It’s nice here, a large part of the attraction I guess.
Rooftops of the median and the Atlantic Ocean as seen from the terrace of Riad El Pacha. From this vantage point Essaouira is a very picturesque jumble of whitewash & blue. Essaouira (), Morocco. May 2nd, 2014
Essaouira, a 60s Moroccan hippy haven, is a small town but it packs in a lot – a bustling fishing port, a lazy beach, & a late 18th-century UNESCO-listed walled medina, the town’s main event. The medina is a labyrinth of narrow streets & alleys full of shops, workshops, cafes & colourful, whitewashed houses with heavy wooden doors & clay pots. I’m here for a few more days so I have ample time to (attempt to) photograph it. I went on my initial amble this afternoon armed only with my iPod, letting myself be guided solely by sights, sounds, smells & intrigue. Surprises abound around every corner, and then some. This place is one hell of an assault on the senses. Photographing it is going to be exhausting.
A tight residential lane in the medina of Essaouira, Morocco. May 2nd, 2014 (iPod)
Essaouira is an exceptional example of a late-18th-century fortified town, built according to the principles of contemporary European military architecture in a North African context. Since its foundation, it has been a major international trading seaport, linking Morocco and its Saharan hinterland with Europe and the rest of the world.
– UNESCO commenting on Medina of Essaouira (formerly Mogador)
One of the highlights of Morocco thus far has been the accommodations. Tiles & lots of colour are the definite order of the day.
This is my accommodation here in Essaouira, Riad El Pacha. A riad is a traditional Moroccan house, typically one with a roof terrace & set around an internal garden (to me if it’s internal then it’s no garden but who am I to question that but a paying guest). I’m on the top, third floor so this is my view when I open the door to my room which unfortunately isn’t quite as picturesque. Riad El Pacha, Essaouira, Morocco. May 3rd, 2014
I was right. Essaouira is an exhausting place to photograph. I’ve had a busy last few days, a few days I’ve which I have been made to feel totally inadequate as a photographer. Be warned – Essaouira will do that to you. Here is some of what I could come up with.
Walking outside the walls of the UNESCO World Heritage listed medina in Essaouira, Morocco. May 3rd, 2014
Essaouira, Morocco. May 3rd, 2014
Essaouira is probably the blustery Moroccan Atlantic coast’s most historic port & fortified town all in one. There has been a settlement here since well before the construction of the present late-18th century fortified town which was built in a combination of European & Moroccan styles. Its layout is a prime example of European military architecture in Northern Africa & it was added to the UNESCO World Heritage list in 2001. This is a picture of the wave-lashed, Atlantic-fronting ramparts of the Essaouira medina as seen from the port. Essaouira, Morocco. May 3rd, 2014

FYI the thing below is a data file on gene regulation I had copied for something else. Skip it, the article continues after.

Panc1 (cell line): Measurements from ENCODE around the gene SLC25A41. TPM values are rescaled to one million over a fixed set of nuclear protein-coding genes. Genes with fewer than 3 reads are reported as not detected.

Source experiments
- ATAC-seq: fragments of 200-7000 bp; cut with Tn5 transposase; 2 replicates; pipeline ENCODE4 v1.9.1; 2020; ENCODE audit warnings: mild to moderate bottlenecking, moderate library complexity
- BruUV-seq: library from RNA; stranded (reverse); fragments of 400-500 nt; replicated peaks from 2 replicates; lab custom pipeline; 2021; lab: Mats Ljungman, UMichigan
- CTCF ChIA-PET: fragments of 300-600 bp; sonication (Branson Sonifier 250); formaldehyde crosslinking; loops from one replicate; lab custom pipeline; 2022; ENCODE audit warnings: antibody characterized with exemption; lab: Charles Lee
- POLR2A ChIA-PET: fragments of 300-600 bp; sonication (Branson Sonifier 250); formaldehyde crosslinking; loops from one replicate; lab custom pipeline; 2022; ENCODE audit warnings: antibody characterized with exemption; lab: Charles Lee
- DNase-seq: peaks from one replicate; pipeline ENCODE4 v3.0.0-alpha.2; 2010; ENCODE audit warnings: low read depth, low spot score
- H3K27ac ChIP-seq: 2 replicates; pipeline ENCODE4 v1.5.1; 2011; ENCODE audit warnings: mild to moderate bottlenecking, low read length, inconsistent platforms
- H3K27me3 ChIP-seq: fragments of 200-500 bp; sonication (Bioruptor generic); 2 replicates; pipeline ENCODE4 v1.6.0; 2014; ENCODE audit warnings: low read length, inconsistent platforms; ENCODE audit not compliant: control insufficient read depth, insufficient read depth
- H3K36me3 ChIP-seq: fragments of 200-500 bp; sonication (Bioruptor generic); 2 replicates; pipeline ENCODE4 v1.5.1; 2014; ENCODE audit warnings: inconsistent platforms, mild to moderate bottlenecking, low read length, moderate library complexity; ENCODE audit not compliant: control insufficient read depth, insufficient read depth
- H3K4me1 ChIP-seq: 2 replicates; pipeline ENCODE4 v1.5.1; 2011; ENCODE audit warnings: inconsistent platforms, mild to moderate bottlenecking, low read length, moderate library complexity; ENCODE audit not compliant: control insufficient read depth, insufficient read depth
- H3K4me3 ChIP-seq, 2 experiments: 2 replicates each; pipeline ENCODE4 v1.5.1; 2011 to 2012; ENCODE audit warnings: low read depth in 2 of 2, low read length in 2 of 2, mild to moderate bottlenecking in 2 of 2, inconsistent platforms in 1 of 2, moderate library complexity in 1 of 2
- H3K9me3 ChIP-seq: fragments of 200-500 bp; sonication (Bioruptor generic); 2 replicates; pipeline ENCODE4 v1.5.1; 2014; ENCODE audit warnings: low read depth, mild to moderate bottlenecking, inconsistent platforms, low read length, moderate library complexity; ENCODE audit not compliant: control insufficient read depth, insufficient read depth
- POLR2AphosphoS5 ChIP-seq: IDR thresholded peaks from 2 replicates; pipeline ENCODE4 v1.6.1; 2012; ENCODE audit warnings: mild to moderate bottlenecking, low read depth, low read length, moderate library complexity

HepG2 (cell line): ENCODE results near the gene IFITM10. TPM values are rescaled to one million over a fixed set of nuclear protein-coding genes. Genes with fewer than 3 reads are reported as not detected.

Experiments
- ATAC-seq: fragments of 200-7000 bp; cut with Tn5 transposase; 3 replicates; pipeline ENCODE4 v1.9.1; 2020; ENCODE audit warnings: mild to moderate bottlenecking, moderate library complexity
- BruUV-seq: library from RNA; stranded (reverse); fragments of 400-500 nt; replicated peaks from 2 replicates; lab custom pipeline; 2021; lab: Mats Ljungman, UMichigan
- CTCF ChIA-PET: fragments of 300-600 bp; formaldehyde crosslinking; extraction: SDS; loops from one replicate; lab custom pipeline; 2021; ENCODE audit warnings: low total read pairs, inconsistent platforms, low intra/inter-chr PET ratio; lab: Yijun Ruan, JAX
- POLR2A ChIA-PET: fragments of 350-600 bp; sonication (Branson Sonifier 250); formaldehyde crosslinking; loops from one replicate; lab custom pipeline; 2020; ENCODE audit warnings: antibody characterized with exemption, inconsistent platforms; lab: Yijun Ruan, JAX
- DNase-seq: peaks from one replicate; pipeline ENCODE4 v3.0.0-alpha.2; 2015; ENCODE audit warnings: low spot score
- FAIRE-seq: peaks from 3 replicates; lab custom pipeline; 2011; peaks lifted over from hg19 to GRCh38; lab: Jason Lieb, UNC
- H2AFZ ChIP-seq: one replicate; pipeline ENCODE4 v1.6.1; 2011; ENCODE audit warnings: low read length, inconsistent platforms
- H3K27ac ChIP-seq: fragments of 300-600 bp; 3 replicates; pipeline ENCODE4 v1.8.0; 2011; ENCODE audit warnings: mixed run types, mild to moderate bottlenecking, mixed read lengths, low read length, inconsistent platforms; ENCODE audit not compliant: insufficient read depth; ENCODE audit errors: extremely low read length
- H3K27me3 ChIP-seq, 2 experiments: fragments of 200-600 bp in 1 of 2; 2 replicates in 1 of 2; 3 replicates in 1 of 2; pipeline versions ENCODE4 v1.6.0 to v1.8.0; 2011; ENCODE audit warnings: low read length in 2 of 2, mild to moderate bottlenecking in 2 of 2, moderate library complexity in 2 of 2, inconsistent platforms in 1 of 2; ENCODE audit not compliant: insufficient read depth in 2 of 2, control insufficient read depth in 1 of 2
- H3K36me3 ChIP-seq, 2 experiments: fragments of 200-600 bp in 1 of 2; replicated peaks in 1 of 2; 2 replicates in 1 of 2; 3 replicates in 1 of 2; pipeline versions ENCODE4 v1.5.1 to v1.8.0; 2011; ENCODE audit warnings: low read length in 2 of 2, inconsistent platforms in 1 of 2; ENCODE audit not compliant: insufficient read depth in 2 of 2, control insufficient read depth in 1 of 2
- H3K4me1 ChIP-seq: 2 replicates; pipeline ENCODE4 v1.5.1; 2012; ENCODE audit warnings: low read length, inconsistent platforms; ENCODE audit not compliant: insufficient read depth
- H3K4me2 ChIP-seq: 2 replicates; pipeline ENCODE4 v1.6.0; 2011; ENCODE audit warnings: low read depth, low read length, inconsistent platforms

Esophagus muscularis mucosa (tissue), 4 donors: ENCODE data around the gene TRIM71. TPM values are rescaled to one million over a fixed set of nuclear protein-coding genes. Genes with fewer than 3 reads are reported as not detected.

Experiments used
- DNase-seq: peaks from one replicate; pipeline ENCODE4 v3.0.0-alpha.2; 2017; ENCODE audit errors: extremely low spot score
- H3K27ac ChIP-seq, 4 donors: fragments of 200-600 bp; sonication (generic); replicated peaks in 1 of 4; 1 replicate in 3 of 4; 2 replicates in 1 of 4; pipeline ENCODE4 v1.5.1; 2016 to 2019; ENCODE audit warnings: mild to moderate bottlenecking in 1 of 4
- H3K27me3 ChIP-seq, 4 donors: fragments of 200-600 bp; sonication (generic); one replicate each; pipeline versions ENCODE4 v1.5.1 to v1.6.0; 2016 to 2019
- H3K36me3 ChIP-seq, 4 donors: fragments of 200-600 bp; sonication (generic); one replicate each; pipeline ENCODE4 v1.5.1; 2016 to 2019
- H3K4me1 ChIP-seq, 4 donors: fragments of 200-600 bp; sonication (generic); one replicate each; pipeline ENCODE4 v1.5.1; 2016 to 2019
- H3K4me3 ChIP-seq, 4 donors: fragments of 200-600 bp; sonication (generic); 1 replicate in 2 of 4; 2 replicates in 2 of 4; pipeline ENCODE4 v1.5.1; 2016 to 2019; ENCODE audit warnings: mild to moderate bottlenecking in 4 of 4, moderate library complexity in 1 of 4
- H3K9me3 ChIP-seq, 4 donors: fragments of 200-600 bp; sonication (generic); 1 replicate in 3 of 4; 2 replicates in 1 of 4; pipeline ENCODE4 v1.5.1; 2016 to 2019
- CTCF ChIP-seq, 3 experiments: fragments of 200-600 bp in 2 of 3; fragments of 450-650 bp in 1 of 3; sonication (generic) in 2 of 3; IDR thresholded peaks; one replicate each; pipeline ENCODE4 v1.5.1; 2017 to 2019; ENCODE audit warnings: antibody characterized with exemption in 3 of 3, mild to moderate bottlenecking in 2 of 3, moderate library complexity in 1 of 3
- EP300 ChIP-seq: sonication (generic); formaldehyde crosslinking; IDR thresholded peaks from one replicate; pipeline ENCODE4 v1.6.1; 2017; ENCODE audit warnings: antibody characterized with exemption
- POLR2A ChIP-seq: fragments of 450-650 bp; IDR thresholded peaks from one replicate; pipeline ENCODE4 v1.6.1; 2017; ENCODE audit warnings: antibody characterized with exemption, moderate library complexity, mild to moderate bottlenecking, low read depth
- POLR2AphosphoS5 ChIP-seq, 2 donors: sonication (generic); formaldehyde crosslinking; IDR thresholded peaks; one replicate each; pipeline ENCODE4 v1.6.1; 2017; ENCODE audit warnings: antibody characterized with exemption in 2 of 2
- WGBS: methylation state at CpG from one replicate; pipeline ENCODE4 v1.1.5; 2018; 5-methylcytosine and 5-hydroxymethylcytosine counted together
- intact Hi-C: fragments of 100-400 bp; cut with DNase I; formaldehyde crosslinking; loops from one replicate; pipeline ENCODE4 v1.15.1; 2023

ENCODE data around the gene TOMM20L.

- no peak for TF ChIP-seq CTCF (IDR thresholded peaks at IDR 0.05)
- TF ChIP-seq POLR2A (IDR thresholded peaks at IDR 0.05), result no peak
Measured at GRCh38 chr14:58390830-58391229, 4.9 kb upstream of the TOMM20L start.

Essaouira’s working port is a bustling place most of the day but especially in the mornings when the day’s catch is brought ashore. Gulls & the smell of fish innards are ever-present with gulls swooping overhead for remnants of fish being gutted. Essaouira, Morocco. May 3rd, 2014
Overlooking the beach in Essaouira, Morocco. May 3rd, 2014
The classic postcard shot of Essaouira is of the blue boats tied up in its port. Here two locals sit on the nets in front of the boats. Essaouira, Morocco. May 3rd, 2014
The labyrinth of narrow, winding lanes in Essaouira’s medina makes it a great place to stroll. Exhausting but great. Most are lined with colourful shops like this lane of carpet shops, shops mostly aimed at the tourist of which there is no shortage of. Essaouira, Morocco. May 3rd, 2014
These kids just wanted what all kids used to seeing tourists seem to want the world over – to see their image on the back of the camera. Essaouira, Morocco. May 4th, 2014
The medina in Essaouira, Morocco. May 4th, 2014
More Hard Work Ahead || Marrakesh Bound
I’m leaving tomorrow, saying goodbye (for good) to the Atlantic coast. I’m heading inland to Marrakesh, about 2 hours east of here. I read up on it – Marrakesh – today while sitting in one of the many cafes I frequented here in Essaouira over the past few days. Seemingly mayhem is what Marrakesh serves up on a daily basis, a city of ’mind-boggling distractions’ according to Lonely Planet. Oh boy. That’s going to be hard work too.